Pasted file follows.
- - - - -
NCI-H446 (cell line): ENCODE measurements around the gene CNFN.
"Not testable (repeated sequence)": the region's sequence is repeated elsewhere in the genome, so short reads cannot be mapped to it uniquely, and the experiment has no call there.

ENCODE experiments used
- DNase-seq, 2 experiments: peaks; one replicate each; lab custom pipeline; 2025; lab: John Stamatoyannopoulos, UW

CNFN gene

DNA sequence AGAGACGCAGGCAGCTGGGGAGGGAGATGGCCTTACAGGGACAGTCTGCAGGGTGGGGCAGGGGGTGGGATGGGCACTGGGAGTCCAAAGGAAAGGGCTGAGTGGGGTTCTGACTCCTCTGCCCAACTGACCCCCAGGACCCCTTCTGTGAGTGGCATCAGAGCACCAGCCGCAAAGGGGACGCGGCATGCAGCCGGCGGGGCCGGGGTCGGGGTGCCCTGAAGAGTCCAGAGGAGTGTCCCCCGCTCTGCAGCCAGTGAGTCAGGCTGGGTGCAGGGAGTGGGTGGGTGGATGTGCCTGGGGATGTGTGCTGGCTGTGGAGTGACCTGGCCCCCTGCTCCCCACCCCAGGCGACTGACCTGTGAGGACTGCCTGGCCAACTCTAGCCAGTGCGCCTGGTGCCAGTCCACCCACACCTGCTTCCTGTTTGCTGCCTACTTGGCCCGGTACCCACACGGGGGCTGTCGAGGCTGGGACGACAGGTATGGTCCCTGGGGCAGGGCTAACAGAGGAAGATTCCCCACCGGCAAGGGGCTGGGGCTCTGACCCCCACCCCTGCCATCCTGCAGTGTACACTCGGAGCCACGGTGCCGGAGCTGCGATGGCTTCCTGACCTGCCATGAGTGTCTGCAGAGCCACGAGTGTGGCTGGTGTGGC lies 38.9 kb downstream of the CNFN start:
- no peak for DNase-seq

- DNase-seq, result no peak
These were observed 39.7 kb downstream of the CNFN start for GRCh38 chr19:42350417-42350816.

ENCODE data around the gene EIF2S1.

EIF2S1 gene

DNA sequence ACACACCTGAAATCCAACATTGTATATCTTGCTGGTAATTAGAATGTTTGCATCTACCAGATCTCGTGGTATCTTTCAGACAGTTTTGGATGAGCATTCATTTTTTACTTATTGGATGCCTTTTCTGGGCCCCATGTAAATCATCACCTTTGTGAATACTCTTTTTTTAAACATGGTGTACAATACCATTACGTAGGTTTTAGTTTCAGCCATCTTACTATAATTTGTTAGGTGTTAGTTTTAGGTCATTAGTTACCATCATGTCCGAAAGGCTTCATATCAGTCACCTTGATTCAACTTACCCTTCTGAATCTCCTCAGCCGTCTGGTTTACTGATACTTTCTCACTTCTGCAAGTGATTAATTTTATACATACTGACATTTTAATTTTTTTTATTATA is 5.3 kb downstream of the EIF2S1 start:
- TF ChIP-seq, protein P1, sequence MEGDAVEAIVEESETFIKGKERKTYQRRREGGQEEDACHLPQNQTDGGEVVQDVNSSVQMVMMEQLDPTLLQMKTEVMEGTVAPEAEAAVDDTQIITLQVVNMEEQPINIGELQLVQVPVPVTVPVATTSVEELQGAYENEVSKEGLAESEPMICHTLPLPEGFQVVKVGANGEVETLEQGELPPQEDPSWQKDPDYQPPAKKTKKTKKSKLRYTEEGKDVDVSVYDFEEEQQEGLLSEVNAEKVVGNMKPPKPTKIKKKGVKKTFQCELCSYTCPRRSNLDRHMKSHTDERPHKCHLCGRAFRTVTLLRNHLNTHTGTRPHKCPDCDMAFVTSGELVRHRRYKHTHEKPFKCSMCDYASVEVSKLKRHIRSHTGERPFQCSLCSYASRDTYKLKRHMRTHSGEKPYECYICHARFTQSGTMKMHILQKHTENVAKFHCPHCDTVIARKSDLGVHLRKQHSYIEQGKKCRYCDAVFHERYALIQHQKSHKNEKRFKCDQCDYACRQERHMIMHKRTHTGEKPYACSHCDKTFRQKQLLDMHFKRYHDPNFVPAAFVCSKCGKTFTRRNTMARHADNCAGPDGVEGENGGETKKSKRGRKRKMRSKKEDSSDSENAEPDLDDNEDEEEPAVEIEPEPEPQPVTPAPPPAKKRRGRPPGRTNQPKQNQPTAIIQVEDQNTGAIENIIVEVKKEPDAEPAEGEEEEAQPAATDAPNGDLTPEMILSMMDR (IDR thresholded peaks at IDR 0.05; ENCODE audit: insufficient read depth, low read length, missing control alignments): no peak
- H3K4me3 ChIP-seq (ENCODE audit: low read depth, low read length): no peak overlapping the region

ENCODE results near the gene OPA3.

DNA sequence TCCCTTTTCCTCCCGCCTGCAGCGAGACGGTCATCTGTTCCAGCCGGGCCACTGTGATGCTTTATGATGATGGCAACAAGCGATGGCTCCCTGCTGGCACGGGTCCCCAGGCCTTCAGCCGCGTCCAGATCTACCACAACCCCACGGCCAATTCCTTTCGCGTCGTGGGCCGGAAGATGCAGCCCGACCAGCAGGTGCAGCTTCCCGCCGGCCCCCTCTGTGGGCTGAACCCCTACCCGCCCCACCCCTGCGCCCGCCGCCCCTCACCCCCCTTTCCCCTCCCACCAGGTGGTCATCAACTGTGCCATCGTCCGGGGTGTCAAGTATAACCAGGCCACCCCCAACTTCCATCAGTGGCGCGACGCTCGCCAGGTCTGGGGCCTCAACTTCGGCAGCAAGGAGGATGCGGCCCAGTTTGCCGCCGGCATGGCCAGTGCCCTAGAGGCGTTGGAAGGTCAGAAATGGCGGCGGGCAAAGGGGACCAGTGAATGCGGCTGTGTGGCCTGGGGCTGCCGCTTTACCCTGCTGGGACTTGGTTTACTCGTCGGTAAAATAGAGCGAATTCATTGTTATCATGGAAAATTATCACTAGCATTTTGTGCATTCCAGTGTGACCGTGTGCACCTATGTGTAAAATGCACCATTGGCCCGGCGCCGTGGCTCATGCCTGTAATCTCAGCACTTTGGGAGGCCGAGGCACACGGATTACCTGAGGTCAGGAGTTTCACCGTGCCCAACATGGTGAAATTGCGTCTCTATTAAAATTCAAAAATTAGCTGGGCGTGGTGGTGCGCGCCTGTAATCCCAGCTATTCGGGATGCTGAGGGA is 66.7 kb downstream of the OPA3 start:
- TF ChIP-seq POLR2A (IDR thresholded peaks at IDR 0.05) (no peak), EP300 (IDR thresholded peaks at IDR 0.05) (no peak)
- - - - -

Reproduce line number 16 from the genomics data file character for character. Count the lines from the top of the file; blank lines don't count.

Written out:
DNA sequence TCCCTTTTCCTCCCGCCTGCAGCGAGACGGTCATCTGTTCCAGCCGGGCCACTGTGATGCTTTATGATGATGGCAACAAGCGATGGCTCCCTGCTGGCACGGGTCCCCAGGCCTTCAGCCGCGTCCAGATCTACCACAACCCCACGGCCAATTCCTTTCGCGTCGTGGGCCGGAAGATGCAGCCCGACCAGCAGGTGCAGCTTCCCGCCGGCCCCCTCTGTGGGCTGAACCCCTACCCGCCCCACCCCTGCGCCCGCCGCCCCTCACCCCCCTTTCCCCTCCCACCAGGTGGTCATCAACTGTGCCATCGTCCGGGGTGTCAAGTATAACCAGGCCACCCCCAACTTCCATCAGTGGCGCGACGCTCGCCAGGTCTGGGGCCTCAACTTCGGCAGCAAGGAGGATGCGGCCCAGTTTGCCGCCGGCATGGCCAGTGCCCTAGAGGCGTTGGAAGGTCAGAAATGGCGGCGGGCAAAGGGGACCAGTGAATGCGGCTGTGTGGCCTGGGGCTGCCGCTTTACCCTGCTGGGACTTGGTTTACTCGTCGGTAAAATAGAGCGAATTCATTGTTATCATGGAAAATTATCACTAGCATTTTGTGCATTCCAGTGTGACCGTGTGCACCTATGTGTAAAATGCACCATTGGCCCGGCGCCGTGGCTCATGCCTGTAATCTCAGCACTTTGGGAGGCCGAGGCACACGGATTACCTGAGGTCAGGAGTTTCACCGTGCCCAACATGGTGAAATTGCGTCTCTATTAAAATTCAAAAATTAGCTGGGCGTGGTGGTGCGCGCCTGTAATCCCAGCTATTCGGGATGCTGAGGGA is 66.7 kb downstream of the OPA3 start: